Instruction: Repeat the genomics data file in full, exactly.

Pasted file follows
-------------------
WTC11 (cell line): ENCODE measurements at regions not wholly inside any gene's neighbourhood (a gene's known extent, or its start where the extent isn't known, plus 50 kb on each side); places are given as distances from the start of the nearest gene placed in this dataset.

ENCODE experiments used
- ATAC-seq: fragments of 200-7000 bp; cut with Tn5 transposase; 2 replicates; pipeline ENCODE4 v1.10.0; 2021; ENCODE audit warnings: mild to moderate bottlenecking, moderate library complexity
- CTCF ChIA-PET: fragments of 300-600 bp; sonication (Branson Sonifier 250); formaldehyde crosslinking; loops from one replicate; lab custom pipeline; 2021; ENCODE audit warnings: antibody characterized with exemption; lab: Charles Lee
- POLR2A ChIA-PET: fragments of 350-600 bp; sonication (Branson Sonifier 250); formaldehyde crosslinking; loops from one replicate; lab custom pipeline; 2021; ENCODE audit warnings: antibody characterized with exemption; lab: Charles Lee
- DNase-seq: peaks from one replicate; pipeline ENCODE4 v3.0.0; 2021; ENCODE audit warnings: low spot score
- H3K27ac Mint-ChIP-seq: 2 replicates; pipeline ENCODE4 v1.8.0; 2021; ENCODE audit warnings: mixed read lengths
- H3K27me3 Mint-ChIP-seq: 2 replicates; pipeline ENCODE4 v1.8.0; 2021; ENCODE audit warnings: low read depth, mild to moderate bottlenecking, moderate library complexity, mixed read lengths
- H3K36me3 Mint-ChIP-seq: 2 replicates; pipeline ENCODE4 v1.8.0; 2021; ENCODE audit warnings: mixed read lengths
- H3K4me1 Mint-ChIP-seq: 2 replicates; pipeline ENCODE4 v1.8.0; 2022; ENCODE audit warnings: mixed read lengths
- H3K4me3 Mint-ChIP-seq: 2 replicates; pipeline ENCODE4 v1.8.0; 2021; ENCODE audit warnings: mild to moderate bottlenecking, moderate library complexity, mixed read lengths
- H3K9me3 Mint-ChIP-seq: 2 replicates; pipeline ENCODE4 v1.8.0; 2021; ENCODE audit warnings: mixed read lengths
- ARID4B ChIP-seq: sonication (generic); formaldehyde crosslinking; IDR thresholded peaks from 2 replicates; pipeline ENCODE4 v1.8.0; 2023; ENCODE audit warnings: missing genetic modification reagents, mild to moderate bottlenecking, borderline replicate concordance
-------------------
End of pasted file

WTC11 (cell line): ENCODE measurements at regions not wholly inside any gene's neighbourhood (a gene's known extent, or its start where the extent isn't known, plus 50 kb on each side); places are given as distances from the start of the nearest gene placed in this dataset.

ENCODE experiments used
- ATAC-seq: fragments of 200-7000 bp; cut with Tn5 transposase; 2 replicates; pipeline ENCODE4 v1.10.0; 2021; ENCODE audit warnings: mild to moderate bottlenecking, moderate library complexity
- CTCF ChIA-PET: fragments of 300-600 bp; sonication (Branson Sonifier 250); formaldehyde crosslinking; loops from one replicate; lab custom pipeline; 2021; ENCODE audit warnings: antibody characterized with exemption; lab: Charles Lee
- POLR2A ChIA-PET: fragments of 350-600 bp; sonication (Branson Sonifier 250); formaldehyde crosslinking; loops from one replicate; lab custom pipeline; 2021; ENCODE audit warnings: antibody characterized with exemption; lab: Charles Lee
- DNase-seq: peaks from one replicate; pipeline ENCODE4 v3.0.0; 2021; ENCODE audit warnings: low spot score
- H3K27ac Mint-ChIP-seq: 2 replicates; pipeline ENCODE4 v1.8.0; 2021; ENCODE audit warnings: mixed read lengths
- H3K27me3 Mint-ChIP-seq: 2 replicates; pipeline ENCODE4 v1.8.0; 2021; ENCODE audit warnings: low read depth, mild to moderate bottlenecking, moderate library complexity, mixed read lengths
- H3K36me3 Mint-ChIP-seq: 2 replicates; pipeline ENCODE4 v1.8.0; 2021; ENCODE audit warnings: mixed read lengths
- H3K4me1 Mint-ChIP-seq: 2 replicates; pipeline ENCODE4 v1.8.0; 2022; ENCODE audit warnings: mixed read lengths
- H3K4me3 Mint-ChIP-seq: 2 replicates; pipeline ENCODE4 v1.8.0; 2021; ENCODE audit warnings: mild to moderate bottlenecking, moderate library complexity, mixed read lengths
- H3K9me3 Mint-ChIP-seq: 2 replicates; pipeline ENCODE4 v1.8.0; 2021; ENCODE audit warnings: mixed read lengths
- ARID4B ChIP-seq: sonication (generic); formaldehyde crosslinking; IDR thresholded peaks from 2 replicates; pipeline ENCODE4 v1.8.0; 2023; ENCODE audit warnings: missing genetic modification reagents, mild to moderate bottlenecking, borderline replicate concordance